Louis Mink

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Louis O. Mink, Jr.
Born September 3, 1921
Died January 19, 1983
Nationality United States of America
Occupation Philosopher of History

Louis O. Mink, Jr. (September 3, 1921 – January 19, 1983) was a philosopher of history whose works challenged early philosopher of history R. G. Collingwood and were part of a postmodern dialogue on history and historical narrative with other philosophers of history, like Hayden White and Georg Lukács. Mink and White were responsible for what would later be called the "linguistic turn" in philosophy of history.[1]

Mink received his bachelor's degree from Hiram College, then served in the United States Army during World War II.[2] After the war he received a masters and doctorate from Yale. He became a member of the faculty at Wesleyan University in 1952 and remained in the department until he died of a heart attack on January 19, 1983. While at Wesleyan he was chair of the philosophy department from 1967 to 1976, the Kenan Professor of Humanities and director of the Center for Humanities. He had a wife named Helen Patterson, two sons and a daughter.[3]

Mink's largest contribution to history and philosophy of history was to emphasize the need for history to think of its published narratives as very similar to other narrative forms, such as fiction.[4] Mink's also asserts that thinking about history as "a true representation of the past" gives rise to a great deal of assumptions amongst historians that pose serious problems for history by misrepresenting it and its subject matter.[5] Mink was also important in studying James Joyce's fiction; most notably, his "A Finnegans Wake Gazeteer" (1978) documents all the place names in Joyce's Finnegans Wake.[2]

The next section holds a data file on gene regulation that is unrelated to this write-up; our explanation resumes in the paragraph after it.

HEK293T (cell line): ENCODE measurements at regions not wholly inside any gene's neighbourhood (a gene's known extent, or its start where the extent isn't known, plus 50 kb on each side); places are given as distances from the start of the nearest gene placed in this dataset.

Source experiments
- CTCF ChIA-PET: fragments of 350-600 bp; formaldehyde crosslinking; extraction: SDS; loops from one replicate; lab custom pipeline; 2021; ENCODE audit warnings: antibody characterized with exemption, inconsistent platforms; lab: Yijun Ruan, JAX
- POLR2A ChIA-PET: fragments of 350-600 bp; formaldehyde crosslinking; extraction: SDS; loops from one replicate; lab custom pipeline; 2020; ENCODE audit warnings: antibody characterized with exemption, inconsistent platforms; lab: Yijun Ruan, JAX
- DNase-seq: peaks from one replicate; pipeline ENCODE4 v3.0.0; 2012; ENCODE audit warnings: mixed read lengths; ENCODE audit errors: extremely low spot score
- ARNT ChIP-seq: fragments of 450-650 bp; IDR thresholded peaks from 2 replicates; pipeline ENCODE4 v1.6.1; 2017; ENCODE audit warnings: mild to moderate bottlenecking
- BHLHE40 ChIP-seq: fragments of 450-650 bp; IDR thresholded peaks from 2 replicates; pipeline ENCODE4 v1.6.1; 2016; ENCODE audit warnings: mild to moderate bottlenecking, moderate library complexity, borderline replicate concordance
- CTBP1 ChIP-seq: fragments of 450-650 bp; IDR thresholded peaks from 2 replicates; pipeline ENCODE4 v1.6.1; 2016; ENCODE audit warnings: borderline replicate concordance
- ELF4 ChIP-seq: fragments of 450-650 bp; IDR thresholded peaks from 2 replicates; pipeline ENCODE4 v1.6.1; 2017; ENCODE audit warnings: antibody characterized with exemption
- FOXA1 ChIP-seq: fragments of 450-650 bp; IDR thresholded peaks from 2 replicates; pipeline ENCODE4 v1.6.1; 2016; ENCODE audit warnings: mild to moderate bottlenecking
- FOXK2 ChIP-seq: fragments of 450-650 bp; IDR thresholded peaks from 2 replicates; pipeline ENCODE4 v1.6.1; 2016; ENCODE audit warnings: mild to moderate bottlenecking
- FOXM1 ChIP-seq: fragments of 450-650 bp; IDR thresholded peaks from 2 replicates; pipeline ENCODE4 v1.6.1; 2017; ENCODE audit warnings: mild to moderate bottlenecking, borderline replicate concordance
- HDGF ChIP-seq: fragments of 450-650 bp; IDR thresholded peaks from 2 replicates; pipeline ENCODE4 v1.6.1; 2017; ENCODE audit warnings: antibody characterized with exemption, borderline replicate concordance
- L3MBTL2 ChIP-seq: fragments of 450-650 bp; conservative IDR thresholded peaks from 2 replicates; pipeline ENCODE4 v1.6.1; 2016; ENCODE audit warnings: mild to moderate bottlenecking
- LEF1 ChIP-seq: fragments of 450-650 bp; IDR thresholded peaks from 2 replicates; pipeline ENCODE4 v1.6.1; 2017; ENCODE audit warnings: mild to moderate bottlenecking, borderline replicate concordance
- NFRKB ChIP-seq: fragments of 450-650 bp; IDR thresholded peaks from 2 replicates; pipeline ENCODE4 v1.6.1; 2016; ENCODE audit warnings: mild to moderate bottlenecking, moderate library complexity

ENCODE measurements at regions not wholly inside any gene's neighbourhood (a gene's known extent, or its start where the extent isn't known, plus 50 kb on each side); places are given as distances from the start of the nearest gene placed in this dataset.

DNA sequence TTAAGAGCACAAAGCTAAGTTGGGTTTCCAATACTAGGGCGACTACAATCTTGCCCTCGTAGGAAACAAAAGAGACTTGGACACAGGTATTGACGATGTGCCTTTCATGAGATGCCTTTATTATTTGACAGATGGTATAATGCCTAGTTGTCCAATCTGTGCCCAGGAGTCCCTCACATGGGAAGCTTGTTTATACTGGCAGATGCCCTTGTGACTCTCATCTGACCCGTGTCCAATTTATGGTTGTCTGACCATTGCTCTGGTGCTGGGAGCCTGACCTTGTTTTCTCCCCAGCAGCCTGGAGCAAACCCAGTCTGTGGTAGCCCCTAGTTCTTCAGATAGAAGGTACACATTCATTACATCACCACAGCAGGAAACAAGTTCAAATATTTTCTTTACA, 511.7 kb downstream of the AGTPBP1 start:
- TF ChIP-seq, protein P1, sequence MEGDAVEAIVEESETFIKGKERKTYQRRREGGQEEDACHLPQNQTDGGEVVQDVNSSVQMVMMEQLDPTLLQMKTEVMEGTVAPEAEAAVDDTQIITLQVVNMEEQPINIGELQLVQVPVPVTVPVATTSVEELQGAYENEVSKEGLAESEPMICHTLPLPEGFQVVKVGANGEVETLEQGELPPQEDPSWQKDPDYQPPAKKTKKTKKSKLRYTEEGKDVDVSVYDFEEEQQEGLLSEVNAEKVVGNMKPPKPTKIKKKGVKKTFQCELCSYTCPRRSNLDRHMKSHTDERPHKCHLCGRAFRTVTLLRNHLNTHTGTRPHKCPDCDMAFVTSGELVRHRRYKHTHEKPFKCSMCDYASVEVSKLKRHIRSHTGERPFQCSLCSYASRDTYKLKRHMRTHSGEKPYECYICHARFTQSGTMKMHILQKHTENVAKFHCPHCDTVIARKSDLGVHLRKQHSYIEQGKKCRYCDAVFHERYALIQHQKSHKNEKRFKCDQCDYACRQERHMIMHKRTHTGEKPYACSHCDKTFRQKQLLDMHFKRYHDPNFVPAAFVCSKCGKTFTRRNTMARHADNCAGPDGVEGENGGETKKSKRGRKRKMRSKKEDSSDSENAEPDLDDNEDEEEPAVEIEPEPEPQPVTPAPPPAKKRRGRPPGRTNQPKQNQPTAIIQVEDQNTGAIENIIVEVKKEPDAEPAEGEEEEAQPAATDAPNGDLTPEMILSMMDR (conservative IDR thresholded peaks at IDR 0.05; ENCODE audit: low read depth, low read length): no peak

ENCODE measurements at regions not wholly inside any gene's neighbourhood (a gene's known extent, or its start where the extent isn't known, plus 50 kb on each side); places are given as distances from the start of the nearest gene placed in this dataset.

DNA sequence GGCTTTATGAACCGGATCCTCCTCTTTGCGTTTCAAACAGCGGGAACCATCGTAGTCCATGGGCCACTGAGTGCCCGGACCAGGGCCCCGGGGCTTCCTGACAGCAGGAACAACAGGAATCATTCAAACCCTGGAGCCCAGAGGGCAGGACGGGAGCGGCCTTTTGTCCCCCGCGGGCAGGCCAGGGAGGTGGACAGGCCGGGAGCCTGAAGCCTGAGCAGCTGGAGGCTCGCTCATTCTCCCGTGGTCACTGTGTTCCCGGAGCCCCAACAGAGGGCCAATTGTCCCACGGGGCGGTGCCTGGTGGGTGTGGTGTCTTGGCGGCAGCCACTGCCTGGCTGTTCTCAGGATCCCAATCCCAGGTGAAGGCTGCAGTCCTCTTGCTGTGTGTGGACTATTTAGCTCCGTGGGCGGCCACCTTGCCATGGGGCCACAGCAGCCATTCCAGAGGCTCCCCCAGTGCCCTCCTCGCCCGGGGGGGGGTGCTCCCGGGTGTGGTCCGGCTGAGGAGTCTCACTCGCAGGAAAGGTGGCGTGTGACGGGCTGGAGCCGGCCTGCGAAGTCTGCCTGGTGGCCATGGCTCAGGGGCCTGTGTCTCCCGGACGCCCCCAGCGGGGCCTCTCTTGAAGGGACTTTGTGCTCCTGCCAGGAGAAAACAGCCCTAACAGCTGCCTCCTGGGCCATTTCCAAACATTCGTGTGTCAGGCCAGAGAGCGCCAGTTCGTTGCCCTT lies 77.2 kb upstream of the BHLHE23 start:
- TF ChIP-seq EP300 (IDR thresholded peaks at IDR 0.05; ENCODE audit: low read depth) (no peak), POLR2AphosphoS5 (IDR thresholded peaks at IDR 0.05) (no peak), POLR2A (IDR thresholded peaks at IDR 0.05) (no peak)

1. ^ "Philosophy of History". Stanford Encyclopedia of Philosophy. Apr 19, 2011. Retrieved February 12, 2012. 
  2. ^ a b AP (January 21, 1983). "Louis Mink". Toledo Blade. Retrieved February 12, 2012. 
  3. ^ "Dr. Louis O. Mink Jr., 61, Dies; Taught Philosophy at Wesleyan". New York Times. January 21, 1983. Retrieved February 12, 2012. 
  4. ^ Phillips, Mark (2000). Society and sentiment: genres of historical writing in Britain, 1740-1820. Princeton University Press. p. xiv. 
  5. ^ Mink, Louis O. “Narrative Form as a Cognitive Instrument.” Historical Understanding. Ed. Brian Fay, Eugene O. Golob and Richard T. Vann (Cornell, 1987). 183.

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